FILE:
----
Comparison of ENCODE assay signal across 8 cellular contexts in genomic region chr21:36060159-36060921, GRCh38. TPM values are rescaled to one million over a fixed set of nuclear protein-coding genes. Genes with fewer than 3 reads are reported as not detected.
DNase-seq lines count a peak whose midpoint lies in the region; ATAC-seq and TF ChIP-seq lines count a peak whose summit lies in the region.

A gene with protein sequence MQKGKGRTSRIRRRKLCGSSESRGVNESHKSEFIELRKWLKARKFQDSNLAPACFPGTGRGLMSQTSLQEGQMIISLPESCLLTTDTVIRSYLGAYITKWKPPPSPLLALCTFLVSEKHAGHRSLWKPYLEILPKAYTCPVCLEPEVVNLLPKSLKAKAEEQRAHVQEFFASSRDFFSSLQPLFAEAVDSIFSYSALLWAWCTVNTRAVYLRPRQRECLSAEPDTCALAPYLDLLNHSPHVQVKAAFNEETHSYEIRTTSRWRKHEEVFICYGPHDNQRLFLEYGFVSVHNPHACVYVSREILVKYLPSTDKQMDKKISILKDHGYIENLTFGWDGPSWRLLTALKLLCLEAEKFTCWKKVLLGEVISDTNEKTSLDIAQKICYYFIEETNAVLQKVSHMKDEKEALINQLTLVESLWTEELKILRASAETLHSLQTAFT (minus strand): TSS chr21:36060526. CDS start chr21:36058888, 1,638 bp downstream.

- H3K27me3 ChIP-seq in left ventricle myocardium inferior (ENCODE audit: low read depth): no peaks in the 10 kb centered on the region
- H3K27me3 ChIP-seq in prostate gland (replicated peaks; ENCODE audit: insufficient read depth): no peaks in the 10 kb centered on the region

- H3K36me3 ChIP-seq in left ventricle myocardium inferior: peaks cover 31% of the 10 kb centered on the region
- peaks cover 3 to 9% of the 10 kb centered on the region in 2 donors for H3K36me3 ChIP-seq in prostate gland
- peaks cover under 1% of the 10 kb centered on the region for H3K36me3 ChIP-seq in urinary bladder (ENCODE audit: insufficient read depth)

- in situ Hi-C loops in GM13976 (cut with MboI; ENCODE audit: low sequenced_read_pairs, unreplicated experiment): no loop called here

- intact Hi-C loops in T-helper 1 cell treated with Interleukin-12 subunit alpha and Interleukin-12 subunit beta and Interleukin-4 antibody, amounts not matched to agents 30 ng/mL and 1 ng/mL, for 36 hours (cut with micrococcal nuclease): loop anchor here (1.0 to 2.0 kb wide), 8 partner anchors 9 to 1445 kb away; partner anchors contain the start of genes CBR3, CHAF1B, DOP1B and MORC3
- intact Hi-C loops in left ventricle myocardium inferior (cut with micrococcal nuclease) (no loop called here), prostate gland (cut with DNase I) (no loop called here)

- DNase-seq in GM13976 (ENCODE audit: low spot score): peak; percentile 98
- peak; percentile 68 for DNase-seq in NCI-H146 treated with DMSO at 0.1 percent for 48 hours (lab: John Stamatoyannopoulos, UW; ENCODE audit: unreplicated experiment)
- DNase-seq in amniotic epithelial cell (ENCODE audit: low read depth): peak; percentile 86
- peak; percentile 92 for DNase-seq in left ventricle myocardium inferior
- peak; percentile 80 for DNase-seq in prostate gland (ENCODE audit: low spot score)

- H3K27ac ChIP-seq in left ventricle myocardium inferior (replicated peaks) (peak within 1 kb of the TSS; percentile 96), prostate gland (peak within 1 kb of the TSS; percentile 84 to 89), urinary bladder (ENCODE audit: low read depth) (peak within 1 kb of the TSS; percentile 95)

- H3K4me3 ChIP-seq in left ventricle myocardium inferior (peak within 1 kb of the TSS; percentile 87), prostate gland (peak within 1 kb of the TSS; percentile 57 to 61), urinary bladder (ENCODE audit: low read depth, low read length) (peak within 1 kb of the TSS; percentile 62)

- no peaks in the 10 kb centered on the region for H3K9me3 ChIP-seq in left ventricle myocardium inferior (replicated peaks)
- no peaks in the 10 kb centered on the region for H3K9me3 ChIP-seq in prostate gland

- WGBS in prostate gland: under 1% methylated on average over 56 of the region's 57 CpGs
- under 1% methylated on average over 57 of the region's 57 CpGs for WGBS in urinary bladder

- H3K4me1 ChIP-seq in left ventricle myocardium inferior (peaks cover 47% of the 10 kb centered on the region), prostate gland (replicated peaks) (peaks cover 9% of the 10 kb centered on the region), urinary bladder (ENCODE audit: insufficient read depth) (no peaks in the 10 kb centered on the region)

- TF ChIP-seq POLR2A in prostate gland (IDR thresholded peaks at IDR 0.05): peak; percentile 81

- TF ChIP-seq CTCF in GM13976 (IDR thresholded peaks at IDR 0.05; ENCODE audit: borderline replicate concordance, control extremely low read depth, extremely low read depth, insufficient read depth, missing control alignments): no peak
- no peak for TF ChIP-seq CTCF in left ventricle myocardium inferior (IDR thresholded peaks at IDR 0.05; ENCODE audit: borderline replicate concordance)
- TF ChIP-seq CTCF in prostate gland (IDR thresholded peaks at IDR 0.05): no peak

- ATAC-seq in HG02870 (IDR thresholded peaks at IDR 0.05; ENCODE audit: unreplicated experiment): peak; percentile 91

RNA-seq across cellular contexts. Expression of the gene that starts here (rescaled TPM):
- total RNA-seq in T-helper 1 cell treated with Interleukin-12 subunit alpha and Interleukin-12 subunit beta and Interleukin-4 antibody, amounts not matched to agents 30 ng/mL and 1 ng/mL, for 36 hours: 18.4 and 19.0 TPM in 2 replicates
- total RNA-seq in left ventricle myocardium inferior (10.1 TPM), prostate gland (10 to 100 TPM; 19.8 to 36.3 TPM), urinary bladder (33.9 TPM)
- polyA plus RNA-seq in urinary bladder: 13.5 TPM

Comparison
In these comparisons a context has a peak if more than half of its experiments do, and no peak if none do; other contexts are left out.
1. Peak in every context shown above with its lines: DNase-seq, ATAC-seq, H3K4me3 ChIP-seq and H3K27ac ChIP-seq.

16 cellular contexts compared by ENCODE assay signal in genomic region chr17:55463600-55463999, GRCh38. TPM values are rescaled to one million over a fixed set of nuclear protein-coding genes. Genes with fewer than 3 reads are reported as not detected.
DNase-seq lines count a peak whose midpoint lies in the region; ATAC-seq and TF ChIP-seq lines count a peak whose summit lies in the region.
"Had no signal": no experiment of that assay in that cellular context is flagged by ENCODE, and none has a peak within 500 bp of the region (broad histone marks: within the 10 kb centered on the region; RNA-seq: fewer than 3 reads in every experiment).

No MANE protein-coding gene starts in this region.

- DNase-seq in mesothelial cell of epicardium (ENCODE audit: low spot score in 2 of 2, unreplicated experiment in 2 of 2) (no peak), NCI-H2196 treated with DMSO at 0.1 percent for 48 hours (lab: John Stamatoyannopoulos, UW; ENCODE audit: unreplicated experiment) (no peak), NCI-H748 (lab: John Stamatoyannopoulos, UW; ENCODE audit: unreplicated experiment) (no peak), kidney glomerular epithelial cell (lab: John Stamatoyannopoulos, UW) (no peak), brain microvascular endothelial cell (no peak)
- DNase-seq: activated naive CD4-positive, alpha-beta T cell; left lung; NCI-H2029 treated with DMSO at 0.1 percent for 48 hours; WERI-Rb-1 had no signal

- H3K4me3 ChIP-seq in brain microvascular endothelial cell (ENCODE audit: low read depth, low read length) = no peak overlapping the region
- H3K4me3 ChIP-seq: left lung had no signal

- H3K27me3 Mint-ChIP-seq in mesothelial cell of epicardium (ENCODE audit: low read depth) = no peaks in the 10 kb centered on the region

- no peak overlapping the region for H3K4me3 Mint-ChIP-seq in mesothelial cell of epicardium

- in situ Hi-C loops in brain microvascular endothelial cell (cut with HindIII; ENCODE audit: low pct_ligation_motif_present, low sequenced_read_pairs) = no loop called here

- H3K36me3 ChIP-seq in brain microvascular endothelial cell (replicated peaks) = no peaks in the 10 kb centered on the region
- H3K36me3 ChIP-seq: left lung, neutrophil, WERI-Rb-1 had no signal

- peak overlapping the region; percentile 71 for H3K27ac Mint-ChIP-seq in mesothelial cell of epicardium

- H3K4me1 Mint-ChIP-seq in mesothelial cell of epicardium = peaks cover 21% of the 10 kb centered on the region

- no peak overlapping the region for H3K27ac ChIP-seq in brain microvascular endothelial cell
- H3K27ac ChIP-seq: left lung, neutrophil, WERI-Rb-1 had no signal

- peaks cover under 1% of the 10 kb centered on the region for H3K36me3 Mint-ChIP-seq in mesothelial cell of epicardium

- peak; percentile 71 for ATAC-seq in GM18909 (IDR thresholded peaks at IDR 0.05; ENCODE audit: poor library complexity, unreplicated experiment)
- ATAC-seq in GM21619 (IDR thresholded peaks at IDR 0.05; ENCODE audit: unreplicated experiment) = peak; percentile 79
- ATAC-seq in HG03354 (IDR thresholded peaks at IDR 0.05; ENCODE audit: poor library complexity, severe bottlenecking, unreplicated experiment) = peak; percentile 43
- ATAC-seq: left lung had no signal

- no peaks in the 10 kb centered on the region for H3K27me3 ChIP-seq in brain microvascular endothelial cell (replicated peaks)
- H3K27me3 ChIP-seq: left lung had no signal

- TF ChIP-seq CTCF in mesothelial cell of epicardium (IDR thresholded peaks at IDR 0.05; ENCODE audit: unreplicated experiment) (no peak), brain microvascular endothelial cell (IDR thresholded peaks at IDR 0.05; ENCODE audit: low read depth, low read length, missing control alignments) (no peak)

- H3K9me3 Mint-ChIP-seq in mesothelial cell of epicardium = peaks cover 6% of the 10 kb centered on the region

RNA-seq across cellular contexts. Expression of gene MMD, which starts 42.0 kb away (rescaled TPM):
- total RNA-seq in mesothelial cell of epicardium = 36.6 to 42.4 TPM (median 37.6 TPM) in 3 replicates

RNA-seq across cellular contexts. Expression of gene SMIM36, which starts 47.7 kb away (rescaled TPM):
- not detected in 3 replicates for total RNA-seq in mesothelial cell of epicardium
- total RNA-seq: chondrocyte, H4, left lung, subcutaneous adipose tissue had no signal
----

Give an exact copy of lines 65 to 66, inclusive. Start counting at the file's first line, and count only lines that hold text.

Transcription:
- not detected in 3 replicates for total RNA-seq in mesothelial cell of epicardium
- total RNA-seq: chondrocyte, H4, left lung, subcutaneous adipose tissue had no signal